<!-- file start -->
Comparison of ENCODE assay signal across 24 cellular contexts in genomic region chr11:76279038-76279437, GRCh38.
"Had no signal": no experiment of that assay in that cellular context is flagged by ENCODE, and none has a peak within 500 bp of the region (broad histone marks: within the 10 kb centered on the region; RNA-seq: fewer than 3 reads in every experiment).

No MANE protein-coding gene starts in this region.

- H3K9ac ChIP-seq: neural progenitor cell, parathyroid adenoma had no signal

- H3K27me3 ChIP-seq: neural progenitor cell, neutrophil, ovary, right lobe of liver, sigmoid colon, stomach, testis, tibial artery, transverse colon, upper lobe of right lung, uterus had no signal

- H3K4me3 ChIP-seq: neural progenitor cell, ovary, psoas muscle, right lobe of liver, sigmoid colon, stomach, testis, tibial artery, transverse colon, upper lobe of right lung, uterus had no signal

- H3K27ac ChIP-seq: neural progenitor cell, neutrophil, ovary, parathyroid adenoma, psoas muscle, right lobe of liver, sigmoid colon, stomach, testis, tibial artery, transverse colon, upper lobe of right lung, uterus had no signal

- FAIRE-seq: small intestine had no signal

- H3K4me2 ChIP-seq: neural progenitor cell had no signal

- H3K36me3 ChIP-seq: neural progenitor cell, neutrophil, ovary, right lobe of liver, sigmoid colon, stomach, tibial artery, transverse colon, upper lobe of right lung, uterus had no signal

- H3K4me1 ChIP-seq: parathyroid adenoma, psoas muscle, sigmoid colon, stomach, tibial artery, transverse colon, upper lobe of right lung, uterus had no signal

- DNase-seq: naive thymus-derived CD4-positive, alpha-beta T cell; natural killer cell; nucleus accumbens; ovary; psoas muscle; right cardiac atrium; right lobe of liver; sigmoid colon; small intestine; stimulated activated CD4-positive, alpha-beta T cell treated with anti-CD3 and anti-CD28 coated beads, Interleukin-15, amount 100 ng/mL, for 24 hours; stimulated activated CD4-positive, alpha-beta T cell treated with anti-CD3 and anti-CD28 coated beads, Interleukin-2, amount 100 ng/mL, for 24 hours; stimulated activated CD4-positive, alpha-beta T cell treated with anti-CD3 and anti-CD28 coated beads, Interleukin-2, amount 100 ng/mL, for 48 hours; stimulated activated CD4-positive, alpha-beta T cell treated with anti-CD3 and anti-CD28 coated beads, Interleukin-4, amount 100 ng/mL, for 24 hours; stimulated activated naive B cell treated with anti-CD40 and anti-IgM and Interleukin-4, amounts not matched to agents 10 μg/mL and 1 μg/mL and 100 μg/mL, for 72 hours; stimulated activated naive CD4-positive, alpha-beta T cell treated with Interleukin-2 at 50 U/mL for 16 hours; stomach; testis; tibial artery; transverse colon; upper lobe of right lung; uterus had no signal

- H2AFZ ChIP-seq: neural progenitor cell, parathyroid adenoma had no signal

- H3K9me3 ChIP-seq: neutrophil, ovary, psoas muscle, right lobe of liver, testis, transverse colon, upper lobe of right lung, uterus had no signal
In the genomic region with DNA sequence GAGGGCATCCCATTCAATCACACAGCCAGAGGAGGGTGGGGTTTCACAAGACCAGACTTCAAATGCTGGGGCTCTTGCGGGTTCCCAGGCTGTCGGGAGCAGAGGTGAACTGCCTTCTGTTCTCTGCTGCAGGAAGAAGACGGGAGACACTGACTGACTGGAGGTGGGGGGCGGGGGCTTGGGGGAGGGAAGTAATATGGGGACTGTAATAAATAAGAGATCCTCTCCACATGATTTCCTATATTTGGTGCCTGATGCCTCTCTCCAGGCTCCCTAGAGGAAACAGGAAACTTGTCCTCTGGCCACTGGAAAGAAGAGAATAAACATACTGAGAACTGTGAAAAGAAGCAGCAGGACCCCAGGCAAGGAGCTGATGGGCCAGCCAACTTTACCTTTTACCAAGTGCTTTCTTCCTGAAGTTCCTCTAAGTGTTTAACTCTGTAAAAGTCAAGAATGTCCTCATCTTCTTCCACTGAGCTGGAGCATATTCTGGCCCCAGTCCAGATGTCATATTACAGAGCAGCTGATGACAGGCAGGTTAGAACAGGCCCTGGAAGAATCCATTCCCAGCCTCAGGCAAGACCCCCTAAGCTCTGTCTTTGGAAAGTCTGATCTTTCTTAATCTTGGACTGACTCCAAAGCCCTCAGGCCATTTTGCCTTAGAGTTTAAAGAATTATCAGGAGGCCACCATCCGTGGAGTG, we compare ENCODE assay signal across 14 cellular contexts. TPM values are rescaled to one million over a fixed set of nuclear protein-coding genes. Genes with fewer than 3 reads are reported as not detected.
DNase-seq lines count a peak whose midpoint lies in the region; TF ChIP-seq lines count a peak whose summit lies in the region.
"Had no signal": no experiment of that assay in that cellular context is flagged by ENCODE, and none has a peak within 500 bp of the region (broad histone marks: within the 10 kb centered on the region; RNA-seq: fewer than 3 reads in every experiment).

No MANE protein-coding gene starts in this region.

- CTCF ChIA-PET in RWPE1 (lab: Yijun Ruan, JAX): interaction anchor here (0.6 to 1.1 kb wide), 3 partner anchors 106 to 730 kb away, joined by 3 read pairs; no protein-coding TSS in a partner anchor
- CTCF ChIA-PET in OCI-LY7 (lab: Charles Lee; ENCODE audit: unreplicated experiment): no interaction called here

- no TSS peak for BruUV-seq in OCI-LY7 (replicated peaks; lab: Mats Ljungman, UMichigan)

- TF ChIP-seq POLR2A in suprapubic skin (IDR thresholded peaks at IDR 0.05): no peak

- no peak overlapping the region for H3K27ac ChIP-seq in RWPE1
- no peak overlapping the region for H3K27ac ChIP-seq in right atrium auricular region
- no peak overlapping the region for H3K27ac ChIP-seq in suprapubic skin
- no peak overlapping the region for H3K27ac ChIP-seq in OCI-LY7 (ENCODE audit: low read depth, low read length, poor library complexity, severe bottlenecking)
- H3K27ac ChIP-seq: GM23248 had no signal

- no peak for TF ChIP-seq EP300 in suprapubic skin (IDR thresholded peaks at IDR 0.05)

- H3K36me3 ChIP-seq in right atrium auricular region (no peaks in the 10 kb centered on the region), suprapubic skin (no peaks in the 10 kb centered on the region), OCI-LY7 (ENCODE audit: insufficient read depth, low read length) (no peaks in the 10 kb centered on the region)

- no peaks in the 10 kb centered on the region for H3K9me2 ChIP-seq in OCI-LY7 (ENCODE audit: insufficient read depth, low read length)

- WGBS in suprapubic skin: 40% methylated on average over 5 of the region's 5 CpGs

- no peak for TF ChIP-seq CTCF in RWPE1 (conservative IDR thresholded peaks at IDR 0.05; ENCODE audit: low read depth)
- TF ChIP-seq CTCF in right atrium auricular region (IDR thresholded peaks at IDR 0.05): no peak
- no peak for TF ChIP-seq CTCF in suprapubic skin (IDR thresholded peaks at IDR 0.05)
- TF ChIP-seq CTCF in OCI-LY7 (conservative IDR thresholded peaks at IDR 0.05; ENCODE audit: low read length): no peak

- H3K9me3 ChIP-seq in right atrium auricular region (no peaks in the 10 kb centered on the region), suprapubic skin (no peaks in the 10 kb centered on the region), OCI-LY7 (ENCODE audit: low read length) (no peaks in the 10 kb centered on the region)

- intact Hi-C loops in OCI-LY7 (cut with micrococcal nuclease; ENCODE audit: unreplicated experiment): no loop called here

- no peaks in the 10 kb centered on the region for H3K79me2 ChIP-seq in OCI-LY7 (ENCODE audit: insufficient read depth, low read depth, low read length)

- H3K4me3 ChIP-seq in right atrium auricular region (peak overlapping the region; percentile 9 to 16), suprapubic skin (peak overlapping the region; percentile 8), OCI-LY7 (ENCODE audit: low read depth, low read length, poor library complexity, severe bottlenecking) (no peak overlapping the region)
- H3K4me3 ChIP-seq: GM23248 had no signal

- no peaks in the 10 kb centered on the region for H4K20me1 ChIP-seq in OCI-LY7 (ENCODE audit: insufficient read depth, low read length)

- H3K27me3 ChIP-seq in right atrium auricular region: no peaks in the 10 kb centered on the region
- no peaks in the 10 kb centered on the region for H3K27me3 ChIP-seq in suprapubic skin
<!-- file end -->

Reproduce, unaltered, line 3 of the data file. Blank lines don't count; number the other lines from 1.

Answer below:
No MANE protein-coding gene starts in this region.